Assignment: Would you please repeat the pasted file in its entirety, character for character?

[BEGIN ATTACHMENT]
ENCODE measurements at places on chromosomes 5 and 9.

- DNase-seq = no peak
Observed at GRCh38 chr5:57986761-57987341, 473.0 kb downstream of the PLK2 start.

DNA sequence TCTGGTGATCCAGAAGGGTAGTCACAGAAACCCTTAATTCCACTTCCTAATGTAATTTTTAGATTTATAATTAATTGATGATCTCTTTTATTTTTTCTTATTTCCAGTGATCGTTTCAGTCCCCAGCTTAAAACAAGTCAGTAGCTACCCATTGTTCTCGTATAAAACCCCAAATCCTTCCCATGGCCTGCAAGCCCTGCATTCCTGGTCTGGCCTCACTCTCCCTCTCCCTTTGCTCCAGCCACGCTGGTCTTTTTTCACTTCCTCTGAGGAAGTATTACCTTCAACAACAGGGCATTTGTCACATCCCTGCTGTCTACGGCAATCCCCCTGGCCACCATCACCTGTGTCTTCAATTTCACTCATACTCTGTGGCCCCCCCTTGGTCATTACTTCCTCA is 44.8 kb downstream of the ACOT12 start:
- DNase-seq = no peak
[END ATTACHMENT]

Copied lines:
ENCODE measurements at places on chromosomes 5 and 9.

- DNase-seq = no peak
Observed at GRCh38 chr5:57986761-57987341, 473.0 kb downstream of the PLK2 start.

DNA sequence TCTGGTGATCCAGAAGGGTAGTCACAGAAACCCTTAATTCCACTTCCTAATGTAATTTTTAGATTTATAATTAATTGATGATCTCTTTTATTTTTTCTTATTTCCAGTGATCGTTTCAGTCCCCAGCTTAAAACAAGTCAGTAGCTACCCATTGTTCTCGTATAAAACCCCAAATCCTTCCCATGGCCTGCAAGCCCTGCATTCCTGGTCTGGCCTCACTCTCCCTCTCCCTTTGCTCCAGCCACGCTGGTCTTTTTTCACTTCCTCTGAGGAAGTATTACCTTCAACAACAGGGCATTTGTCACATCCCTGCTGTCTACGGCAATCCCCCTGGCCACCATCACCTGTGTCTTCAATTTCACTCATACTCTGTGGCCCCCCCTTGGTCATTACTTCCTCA is 44.8 kb downstream of the ACOT12 start:
- DNase-seq = no peak